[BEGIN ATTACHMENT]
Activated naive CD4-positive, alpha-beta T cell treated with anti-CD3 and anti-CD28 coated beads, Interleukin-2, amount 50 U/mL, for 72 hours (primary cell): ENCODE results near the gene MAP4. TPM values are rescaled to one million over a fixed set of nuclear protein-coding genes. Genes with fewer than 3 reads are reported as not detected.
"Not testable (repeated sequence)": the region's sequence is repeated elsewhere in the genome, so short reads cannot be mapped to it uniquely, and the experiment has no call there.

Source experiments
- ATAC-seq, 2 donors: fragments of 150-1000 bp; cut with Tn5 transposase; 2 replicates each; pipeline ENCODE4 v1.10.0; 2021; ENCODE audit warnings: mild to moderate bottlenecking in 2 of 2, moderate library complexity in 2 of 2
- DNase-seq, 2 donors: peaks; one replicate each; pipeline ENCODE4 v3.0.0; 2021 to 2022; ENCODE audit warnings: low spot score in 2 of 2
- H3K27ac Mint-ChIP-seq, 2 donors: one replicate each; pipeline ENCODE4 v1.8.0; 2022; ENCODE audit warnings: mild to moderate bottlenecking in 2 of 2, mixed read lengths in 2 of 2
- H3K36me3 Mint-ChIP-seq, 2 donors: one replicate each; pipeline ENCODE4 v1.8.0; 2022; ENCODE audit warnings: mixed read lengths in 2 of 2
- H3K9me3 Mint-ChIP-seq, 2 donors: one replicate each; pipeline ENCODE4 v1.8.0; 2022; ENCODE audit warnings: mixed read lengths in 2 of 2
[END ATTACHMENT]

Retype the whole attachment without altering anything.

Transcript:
Activated naive CD4-positive, alpha-beta T cell treated with anti-CD3 and anti-CD28 coated beads, Interleukin-2, amount 50 U/mL, for 72 hours (primary cell): ENCODE results near the gene MAP4. TPM values are rescaled to one million over a fixed set of nuclear protein-coding genes. Genes with fewer than 3 reads are reported as not detected.
"Not testable (repeated sequence)": the region's sequence is repeated elsewhere in the genome, so short reads cannot be mapped to it uniquely, and the experiment has no call there.

Source experiments
- ATAC-seq, 2 donors: fragments of 150-1000 bp; cut with Tn5 transposase; 2 replicates each; pipeline ENCODE4 v1.10.0; 2021; ENCODE audit warnings: mild to moderate bottlenecking in 2 of 2, moderate library complexity in 2 of 2
- DNase-seq, 2 donors: peaks; one replicate each; pipeline ENCODE4 v3.0.0; 2021 to 2022; ENCODE audit warnings: low spot score in 2 of 2
- H3K27ac Mint-ChIP-seq, 2 donors: one replicate each; pipeline ENCODE4 v1.8.0; 2022; ENCODE audit warnings: mild to moderate bottlenecking in 2 of 2, mixed read lengths in 2 of 2
- H3K36me3 Mint-ChIP-seq, 2 donors: one replicate each; pipeline ENCODE4 v1.8.0; 2022; ENCODE audit warnings: mixed read lengths in 2 of 2
- H3K9me3 Mint-ChIP-seq, 2 donors: one replicate each; pipeline ENCODE4 v1.8.0; 2022; ENCODE audit warnings: mixed read lengths in 2 of 2